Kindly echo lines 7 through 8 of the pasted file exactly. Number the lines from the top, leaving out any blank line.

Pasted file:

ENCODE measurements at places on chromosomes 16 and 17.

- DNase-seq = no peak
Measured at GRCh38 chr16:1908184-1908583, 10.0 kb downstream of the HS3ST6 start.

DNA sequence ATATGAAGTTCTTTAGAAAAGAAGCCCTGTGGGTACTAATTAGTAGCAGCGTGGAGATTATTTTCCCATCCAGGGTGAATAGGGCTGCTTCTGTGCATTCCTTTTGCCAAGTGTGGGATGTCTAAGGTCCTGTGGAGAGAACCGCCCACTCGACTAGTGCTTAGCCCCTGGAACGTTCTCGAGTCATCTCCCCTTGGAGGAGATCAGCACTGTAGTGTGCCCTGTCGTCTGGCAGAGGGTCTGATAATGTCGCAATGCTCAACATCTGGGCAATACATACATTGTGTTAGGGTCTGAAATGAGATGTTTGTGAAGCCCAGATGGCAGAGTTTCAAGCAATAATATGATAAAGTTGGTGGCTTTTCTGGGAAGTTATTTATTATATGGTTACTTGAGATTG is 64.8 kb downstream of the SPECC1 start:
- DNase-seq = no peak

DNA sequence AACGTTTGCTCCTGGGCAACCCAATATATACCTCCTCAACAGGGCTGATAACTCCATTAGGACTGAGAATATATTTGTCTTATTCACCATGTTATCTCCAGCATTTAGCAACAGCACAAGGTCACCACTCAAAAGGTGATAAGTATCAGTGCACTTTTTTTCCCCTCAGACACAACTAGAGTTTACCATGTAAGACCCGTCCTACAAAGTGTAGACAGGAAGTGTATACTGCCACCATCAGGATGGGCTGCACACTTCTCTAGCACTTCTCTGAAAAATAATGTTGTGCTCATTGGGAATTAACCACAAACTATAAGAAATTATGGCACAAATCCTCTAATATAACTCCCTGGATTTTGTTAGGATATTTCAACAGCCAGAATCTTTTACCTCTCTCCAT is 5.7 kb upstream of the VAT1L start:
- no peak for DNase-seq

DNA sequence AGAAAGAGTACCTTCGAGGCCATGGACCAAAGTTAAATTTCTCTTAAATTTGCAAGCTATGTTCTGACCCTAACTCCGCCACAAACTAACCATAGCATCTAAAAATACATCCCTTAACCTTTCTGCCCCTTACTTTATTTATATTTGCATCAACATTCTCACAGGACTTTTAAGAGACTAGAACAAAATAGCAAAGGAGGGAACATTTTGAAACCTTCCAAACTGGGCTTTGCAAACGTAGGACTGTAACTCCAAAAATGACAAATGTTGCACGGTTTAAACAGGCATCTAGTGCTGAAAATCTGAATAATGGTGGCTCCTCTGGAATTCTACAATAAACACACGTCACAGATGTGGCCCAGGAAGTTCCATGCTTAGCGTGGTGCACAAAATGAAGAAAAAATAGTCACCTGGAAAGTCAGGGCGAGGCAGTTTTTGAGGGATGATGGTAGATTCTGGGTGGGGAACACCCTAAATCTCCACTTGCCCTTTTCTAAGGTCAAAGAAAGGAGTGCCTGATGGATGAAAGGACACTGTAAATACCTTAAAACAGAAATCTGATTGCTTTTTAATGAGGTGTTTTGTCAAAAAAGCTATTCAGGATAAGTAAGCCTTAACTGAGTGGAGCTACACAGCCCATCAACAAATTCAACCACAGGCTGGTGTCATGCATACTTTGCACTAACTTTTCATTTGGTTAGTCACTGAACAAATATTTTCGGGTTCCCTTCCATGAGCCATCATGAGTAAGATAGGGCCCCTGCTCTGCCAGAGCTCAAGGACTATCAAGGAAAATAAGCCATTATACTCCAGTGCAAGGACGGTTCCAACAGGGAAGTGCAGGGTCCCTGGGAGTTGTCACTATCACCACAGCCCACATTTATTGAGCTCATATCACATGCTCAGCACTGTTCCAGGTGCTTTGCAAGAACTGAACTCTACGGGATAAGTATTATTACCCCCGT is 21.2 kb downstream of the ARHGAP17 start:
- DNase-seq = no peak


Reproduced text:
- no peak for DNase-seq

DNA sequence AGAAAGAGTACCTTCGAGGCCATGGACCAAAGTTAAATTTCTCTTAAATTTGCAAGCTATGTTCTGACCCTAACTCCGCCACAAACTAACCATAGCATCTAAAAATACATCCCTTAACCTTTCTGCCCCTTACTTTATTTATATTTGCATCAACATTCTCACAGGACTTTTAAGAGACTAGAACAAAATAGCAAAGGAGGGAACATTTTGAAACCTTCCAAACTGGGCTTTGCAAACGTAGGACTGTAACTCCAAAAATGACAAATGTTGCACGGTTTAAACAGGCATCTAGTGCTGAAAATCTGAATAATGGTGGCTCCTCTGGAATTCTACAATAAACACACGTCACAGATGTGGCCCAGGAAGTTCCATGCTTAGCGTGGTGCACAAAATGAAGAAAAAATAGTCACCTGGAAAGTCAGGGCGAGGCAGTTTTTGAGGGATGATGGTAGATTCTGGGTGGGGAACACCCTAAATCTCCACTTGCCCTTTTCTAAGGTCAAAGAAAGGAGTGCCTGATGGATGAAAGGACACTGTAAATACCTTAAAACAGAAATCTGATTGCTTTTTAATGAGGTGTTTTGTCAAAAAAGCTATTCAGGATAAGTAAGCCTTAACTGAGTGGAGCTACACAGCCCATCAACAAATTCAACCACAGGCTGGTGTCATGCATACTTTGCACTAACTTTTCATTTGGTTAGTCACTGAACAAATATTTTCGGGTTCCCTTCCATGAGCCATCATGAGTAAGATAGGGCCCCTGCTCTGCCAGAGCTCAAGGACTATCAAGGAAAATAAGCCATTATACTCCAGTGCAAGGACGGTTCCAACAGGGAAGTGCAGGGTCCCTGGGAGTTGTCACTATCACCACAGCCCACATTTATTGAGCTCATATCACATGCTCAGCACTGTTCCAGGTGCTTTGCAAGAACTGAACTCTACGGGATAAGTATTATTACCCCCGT is 21.2 kb downstream of the ARHGAP17 start: